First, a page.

B. How to Know If Your Wisdom Teeth Are Coming in
These extra molar pairs usually appear in their late teens or early 20s, but are generally not needed for healthy chewing. Wisdom teeth are not problematic in themselves, but they can cause problems if the mouth does not have space for them or if they do not enter directly.
You may experience certain symptoms that indicate whether your four new molars will be fine or if some or all of them need to be removed
1. Signs that wisdom teeth are coming
A dental X-ray may be the first clue that your wisdom teeth are on the way.
Without an X-ray, you may know that your wisdom teeth are shrinking because you are beginning to notice uncomfortable symptoms. Can be:
Swelling of the gums, usually behind the second molars
Pain in the jaw
Bleeding or sensitive gums
Difficulty opening your mouth wide
A bad taste in your mouth
The pain is usually mild, but it can occasionally be acute. It can also be painful or uncomfortable to chew with the molars close to where the wisdom teeth come out. These symptoms are usually caused by the affected wisdom teeth. This means that they get stuck under the gums or do not have enough space to break completely.
The affected wisdom teeth can cause inflammatory dental diseases that can damage nearby teeth and jaws. If wisdom teeth actually break gums, you may have a mild fever. You may also notice a small gum flap called the pericoronal flap over the area of the protruding tooth.
2. Signs that something is wrong
Although mild pain, tenderness and other common symptoms may occur, whether or not there are problems with wisdom teeth, you should be aware of the signs of problems that may require a dentist’s evaluation. Bleeding gums should always be checked by a dentist, especially if accompanied by pain in the jaw and noticeable swelling in the gums.
Signs that can indicate potentially serious dental problems include:
Loose or dislocated teeth
Persistent dry mouth
Cracked or broken tooth
Damage to a filler, crown or bridge
Swelling of the gums or cheek
3. Possible complications of wisdom teeth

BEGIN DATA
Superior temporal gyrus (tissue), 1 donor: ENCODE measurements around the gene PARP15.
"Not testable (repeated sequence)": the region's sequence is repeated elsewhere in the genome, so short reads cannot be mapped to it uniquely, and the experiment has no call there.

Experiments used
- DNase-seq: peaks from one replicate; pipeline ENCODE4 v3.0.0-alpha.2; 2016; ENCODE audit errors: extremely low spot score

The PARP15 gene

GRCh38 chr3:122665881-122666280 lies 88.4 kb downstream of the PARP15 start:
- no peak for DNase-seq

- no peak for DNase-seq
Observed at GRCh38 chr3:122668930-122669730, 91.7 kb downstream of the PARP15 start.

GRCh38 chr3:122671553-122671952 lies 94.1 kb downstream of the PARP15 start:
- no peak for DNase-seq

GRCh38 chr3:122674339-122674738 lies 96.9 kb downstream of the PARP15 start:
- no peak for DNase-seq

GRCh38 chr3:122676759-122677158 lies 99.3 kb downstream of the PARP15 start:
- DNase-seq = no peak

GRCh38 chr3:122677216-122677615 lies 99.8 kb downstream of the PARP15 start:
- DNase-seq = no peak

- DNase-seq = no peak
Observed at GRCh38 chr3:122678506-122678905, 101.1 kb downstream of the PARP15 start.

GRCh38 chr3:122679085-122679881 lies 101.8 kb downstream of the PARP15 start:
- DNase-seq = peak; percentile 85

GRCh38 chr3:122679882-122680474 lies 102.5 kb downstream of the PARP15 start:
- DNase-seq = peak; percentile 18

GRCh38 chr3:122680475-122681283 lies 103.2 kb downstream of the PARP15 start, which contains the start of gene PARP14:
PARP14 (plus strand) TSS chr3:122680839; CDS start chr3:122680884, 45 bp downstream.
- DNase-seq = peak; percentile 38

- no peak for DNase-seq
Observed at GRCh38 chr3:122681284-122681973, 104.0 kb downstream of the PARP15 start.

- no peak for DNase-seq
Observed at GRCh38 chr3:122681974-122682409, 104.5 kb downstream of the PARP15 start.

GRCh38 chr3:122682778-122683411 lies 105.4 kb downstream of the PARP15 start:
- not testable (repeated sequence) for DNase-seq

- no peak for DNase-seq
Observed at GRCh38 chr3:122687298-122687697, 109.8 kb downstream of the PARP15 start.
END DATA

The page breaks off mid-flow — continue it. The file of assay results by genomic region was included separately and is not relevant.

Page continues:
New teeth that break the surface of your gums can hurt, whether you are a teething baby or an 18 year old boy with wisdom teeth hanging out. Only temporary damage to the gum tissue is enough to cause swelling and pain. The main reason why wisdom teeth are at risk in the first place is simply that the adult’s mouth usually does not have room for four new molars.
As a result, the affected wisdom teeth can enter abnormal angles and press on existing teeth. This can happen before the wisdom tooth reaches the gum line. An affected wisdom tooth pressing against the root of the adjacent molar tooth causes pain in the jaw and a potentially damaging change in tooth alignment. An affected tooth usually needs to be extracted.
a. Illness, decay and more
The process can become more complicated when wisdom teeth are only partially invaded and bacteria accumulate under the gum line, causing an infection to develop. This type of infection usually causes more severe symptoms. The flap that covers the tooth may be sore and swollen, leading to a condition called perichoronitis.
Gum disease is also a risk for the affected wisdom teeth. If the disease is treated properly, it can result in the loss of bones and other teeth. Like your other teeth, an affected wisdom tooth can rot or rot at the back of the second molar, potentially exposing the nerves. An affected wisdom tooth can also develop a cyst or tumor, causing other symptoms and potentially serious complications, such as tooth or bone loss.
4. Do all wisdom teeth need to be removed?
There is little clinical evidence for asymptomatic and disease-free extraction of affected wisdom teeth.
Wisdom teeth can cause problems if left untreated – even if you are not in pain. It is important to watch for signs that your wisdom teeth are kicking in or that there may be a problem. If you suspect a problem with wisdom teeth, talk to a dentist to make sure those teeth are not causing any problems, if you do not remove them. The complications of wisdom teeth can cause gum disease and cavities, among other things. The chances of easier extraction and smoother recovery will increase if you respond quickly to signs that your wisdom teeth are shrinking.